Heart Diseases
Veterans Health
Polycythemia
United States Department of Veterans Affairs
APACHE
Health Facilities
Veterans
Hospital Mortality
Blood Transfusion
Medical Records
Comorbidity
Neoplasms
Logistic Models

Keywords

  • anemia
  • hematocrit
  • ischemic stroke
  • mortality
  • polycythemia

ASJC Scopus subject areas

  • Cardiology and Cardiovascular Medicine
  • Clinical Neurology

Cite this

Association between admission haematocrit and mortality among men with acute ischaemic stroke. / Sico, Jason J.; Myers, Laura J.; Fenton, Brenda J.; Concato, John; Williams, Linda; Bravata, Dawn.

In: Stroke and Vascular Neurology, 24.04.2018.

Research output: Contribution to journalArticle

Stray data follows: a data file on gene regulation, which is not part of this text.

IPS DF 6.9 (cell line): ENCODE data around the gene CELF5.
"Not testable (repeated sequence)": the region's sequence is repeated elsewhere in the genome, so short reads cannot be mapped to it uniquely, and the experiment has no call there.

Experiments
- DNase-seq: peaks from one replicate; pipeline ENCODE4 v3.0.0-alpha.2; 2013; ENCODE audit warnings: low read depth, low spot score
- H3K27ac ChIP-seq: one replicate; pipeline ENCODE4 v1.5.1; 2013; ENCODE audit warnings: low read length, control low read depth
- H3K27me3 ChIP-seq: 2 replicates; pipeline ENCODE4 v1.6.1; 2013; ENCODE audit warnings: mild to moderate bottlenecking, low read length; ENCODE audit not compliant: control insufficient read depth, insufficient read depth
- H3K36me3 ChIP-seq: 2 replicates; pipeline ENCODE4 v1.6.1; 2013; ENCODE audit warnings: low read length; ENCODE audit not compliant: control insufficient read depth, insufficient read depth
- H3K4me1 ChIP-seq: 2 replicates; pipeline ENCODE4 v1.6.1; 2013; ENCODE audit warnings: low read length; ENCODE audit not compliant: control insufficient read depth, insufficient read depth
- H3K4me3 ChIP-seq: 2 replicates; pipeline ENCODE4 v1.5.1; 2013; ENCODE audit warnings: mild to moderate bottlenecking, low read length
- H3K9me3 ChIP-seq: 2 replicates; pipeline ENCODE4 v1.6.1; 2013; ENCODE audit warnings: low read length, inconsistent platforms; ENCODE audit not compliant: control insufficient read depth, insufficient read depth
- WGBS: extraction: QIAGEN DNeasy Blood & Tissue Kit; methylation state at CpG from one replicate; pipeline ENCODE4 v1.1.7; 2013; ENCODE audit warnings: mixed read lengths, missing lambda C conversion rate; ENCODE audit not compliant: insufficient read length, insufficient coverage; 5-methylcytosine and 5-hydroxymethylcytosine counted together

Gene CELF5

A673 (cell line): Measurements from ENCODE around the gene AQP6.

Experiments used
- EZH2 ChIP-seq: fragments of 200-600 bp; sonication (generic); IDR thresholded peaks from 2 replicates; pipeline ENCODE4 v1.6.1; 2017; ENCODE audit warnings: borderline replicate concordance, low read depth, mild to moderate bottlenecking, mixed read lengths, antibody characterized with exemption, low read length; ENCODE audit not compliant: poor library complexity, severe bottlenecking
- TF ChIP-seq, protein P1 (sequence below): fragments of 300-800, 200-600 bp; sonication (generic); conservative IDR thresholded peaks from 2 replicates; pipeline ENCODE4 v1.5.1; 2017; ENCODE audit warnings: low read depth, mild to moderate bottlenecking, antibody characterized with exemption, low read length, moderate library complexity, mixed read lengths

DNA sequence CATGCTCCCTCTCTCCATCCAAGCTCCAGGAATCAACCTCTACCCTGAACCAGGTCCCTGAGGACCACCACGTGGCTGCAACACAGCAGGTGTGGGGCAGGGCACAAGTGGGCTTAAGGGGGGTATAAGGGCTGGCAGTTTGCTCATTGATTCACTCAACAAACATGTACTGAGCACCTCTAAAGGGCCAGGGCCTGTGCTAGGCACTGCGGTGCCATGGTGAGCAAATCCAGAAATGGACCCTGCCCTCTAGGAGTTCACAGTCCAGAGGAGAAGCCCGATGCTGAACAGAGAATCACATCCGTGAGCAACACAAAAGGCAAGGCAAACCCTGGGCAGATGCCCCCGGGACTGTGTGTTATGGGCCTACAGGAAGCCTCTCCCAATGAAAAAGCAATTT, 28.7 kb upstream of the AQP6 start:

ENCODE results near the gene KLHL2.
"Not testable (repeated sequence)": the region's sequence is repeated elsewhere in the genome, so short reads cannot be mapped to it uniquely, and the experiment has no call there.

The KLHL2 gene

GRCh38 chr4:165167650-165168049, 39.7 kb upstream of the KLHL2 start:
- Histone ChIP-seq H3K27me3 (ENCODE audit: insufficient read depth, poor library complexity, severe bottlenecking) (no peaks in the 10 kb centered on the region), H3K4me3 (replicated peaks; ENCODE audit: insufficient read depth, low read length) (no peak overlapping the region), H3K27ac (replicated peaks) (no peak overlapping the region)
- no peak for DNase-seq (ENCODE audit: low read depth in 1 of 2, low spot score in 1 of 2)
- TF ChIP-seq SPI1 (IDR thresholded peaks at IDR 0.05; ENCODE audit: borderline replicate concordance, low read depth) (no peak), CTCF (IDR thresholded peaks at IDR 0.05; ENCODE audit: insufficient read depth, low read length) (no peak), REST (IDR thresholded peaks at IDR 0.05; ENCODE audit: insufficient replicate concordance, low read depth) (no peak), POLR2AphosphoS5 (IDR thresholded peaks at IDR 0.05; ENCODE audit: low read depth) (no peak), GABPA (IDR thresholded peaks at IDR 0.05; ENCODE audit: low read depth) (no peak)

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abstract = "Objective: Anaemia is associated with higher mortality among patients with non-stroke cardiovascular conditions; less is known regarding the relationship between anaemia and mortality among patients with acute ischaemic stroke. Methods: Medical records were abstracted for n=3965 veterans from 131 Veterans Health Administration facilities who were admitted with ischaemic stroke in fiscal year 2007. Haematocrit values within 24 hours of admission were classified as ≤27{\%}, 28{\%}-32{\%}, 33{\%}-37{\%}, 38{\%}-42{\%}, 43{\%}-47{\%} or ≥48{\%}. Multivariate logistic regression was used to examine the relationship between anaemia and in-hospital, 30-day, 6-month and 1-year mortality, adjusting for age, medical comorbidities, modified Acute Physiology and Chronic Health Evaluation-III and stroke severity. Impact factors were calculated to standardise comparisons between haematocrit tier and other covariates. Results: Among n=3750 patients included in the analysis, the haematocrit values were ≤27{\%} in 2.1{\%} (n=78), 28{\%}-32{\%} in 6.2{\%} (n=234), 33{\%}-37{\%} in 17.9{\%} (n=670), 38{\%}-42{\%} in 36.4{\%} (n=1366), 43{\%}-47{\%} in 28.2{\%} (n=1059) and ≥48{\%} in 9.1{\%} (n=343). Patients with haematocrit ≤27{\%}, compared with patients in the 38{\%}-42{\%} range, were more likely to have died across all follow-up intervals, with statistically significant adjusted ORs (aORs) ranging from 2.5 to 3.5. Patients with polycythaemia (ie, haematocrit ≥48{\%}) were at increased risk of in-hospital mortality (aOR=2.9; 95{\%} CI 1.4 to 6.0), compared with patients with mid-range admission haematocrits. Pronounced differences between patients receiving and not receiving blood transfusion limited our ability to perform a propensity analysis. Impact factors in the 1-year mortality model were 0.46 (severe anaemia), 0.06 (cancer) and 0.018 (heart disease). Conclusions: Anaemia is independently associated with an increased risk of death throughout the first year post stroke; high haematocrit is associated with early poststroke mortality. Severe anaemia is associated with 1-year mortality to a greater degree than cancer or heart disease. These data cannot address the question of whether interventions targeting anaemia might improve patient outcomes.",